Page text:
- Researchers now begin to consider non-rice habitats as refuges for natural biological control agents.

10. Main Negative Experiences (Weaknesses)

Still most of the Rice IPM Network members and workshop participants are coming from within plant protection organisations. For this reason research in pest management is too narrowly focused. There is need to broaden perspectives to include participation of other disciplines, such as social sciences, management sciences and psychology (Heong, personal communication, 1996).

11. Temporary Conclusions

The Rice IPM Network mainly focuses on research issues in pest management. Although farmers views and needs move into the focus of the researchers, the former remain basically informants of a pre-planning phase (diagnostic framework) of research. In most cases they have little influence on decision making regarding research issues and they remain side actors in the actual research work. This underlying attitude finds is expression not only in the semantics used in various reports (farmers are "target groups", extension is a "channel to reach them" etc.). It is also reflected in the goal to produce "simple messages" out of complex research results for the farmers who would not understand otherwise.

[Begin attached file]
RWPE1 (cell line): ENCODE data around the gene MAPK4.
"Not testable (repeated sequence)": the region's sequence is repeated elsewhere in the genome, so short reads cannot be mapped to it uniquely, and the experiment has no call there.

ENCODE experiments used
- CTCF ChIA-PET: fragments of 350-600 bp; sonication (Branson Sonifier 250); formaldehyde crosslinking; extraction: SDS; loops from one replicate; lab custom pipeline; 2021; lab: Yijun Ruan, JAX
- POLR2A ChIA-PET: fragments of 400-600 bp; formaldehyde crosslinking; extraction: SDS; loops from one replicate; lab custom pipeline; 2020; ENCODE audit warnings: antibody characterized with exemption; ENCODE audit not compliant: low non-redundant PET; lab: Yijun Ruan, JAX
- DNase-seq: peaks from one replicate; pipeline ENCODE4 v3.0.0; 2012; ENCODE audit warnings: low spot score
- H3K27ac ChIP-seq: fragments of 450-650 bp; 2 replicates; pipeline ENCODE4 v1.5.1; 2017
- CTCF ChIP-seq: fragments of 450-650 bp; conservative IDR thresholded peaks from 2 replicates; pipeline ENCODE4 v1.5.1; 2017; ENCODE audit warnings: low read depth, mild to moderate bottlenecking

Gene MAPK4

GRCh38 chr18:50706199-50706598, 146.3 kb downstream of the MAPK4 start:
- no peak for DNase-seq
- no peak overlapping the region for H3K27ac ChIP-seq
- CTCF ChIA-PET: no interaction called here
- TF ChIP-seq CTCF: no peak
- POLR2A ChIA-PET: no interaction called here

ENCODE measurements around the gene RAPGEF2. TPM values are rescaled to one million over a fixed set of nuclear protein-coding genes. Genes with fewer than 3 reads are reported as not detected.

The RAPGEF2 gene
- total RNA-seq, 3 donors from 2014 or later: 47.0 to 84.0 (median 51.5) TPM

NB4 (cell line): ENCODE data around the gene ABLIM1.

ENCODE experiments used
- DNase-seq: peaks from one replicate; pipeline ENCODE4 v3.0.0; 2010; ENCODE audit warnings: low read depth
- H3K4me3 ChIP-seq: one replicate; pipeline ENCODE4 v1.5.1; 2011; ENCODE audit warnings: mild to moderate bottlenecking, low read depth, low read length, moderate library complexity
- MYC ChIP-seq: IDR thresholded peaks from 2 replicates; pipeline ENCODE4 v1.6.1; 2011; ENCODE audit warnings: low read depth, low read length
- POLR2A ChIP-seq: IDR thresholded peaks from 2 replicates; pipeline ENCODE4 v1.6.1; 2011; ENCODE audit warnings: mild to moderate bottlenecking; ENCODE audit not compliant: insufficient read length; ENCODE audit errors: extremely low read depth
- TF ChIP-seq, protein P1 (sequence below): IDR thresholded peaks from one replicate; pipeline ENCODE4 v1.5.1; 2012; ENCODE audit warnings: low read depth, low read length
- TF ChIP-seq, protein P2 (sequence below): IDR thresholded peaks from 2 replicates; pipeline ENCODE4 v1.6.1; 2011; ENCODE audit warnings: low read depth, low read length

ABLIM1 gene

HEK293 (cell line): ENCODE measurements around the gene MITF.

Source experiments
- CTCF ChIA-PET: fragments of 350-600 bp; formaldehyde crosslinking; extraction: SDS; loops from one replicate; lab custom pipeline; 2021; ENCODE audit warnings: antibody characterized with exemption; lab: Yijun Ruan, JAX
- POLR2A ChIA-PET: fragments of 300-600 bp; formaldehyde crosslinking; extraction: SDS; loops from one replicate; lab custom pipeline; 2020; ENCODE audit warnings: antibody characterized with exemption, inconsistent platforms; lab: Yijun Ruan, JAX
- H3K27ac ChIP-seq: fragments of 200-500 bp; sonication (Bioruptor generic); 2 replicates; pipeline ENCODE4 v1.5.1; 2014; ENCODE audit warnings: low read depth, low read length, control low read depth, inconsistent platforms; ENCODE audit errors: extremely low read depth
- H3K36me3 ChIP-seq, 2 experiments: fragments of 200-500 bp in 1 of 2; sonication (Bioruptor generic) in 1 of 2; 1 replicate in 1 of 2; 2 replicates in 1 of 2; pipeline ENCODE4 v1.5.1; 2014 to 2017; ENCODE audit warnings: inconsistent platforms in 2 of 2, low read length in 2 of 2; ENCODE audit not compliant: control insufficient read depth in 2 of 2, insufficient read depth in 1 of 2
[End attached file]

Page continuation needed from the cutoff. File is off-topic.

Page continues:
12. Documents analysed and contacts

Heong K.L, Escalada M.M., Vo Mai, 1994; An analysis of insecticide use in rice: Case studies in the Philippines and Vietnam. In: International Journal of Pest Management, 40(2), 173-178.

IRRI, 1993: Rice IPM Network. Phase I, Final Report. July 1990 - June 1993. Manila.

IRRI, 1993: A Project Proposal on Rice IPM Research Network - Phase II.

IRRI, 1995a: Report of the Rice IPM Network Review Panel. September 1995.

IRRI, 1995: Diagnostic Workshops Summary Reports. Manila.

IRRI, 1995: Rice IPM in review. Project Summaries and Publications. Manila.

IRRI, 1995: Rice IPM in review. News Reports and Communication Materials. Manila.

IRRI Reporter, 1995: Campaign encourages farmers in Vietnam to experiment with IPM. 3/95: 6-7.

IRRI, 1995: The bottom line for farmers. Small rice farmers in Vietnam are experimenting before adopting a technology. And for them, seeing is believing. In: International Agricultural Development, Sept/Oct. 1995.

Several contacts with K.L. Heong (letter, e-mails and a discussion at IRRI during 1996).